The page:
Strategic career behaviours among hybrid workers: testing a general European model

Kiall Hildred, Margarida Piteira, Sara Cervai, Joana Carneiro Pinto*

*Corresponding author for this work

Research output: Contribution to journalArticlepeer-review



Introduction: This study investigates the antecedents and consequences of strategic career management behaviours in a sample. Methods: A total of 739 employees (Male = 442, 59.8%) with a mean age of 27.64 years (SD = 8.48; Range = [18, 70]), working mostly full-time (n = 398, 53.9%) and with 46.35% of their work being done hybrid-like participated in this study. The study tested perceived self-efficacy, desire for career control and perceived organizational support as predictors of strategic career behaviours. And tested strategic career behaviours as predictors of perceived career control, objective and subjective career success, and career satisfaction. Results: Results indicate objective career success was not related to the antecedent variables of strategic career behaviours and hence was removed from the model. Regression and mediation analyses demonstrated that perceived self-efficacy and desire for career control are good predictors of the use of strategic career behaviours, but perceived organizational support is not; strategic career behaviours are reasonable predictors of perceived control, and very strong predictors of subjective career success and career satisfaction. Discussion: Strategic Career Behaviours were found to play only a partial mediating role in the present model suggesting that further analysis is required to determine whether they play a central role in the relationships between the antecedents and consequences in the present model, or whether they should be considered a contributing but merely parallel factor. These results will support career management programs, accounting for idiosyncrasies of hybrid work.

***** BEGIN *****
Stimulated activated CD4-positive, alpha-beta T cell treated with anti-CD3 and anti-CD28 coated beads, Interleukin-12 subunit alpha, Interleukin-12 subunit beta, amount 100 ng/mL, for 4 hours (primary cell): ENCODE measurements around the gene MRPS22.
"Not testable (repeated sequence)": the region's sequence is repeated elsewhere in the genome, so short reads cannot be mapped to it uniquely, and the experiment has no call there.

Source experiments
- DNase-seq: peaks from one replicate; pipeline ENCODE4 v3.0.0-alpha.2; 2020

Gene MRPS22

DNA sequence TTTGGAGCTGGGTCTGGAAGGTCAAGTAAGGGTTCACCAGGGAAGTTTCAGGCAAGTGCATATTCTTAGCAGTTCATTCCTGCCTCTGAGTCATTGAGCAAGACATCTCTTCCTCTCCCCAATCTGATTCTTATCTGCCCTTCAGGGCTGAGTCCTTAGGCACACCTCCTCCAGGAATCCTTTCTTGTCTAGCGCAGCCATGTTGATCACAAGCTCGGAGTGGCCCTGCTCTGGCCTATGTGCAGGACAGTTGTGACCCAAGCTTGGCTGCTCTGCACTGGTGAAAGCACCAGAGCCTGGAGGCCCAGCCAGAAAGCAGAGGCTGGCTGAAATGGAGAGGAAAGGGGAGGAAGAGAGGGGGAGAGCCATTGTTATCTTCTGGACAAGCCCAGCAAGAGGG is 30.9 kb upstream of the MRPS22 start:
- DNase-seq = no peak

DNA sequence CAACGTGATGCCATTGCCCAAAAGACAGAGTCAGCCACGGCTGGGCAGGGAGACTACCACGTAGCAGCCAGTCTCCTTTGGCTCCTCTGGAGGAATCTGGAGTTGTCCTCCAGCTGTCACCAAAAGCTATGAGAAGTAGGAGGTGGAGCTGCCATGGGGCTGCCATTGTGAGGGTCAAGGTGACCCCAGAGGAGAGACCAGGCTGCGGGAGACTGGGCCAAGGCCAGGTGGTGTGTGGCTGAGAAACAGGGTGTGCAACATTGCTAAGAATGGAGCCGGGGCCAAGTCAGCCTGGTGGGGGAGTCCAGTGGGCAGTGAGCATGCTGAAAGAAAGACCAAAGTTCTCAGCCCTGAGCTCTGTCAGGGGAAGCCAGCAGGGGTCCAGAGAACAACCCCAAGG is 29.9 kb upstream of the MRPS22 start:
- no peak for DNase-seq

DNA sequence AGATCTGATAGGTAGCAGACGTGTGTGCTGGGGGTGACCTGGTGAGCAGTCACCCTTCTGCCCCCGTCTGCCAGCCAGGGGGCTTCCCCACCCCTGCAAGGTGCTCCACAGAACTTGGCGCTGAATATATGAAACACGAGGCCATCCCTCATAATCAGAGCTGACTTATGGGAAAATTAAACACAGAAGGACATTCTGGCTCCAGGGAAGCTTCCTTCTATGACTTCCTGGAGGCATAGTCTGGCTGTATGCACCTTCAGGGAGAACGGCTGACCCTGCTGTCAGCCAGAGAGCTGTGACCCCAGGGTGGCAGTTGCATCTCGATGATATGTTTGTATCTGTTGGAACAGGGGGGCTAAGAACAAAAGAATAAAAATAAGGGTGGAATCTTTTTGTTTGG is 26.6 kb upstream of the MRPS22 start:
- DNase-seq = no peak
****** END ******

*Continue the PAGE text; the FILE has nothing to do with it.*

Original languageEnglish
Article number1347352
Number of pages14
JournalFrontiers in Psychology
Publication statusPublished - 2 Apr 2024


  • Antecedents and consequences
  • Career management
  • European workers
  • Hybrid working
  • Strategic career behaviours


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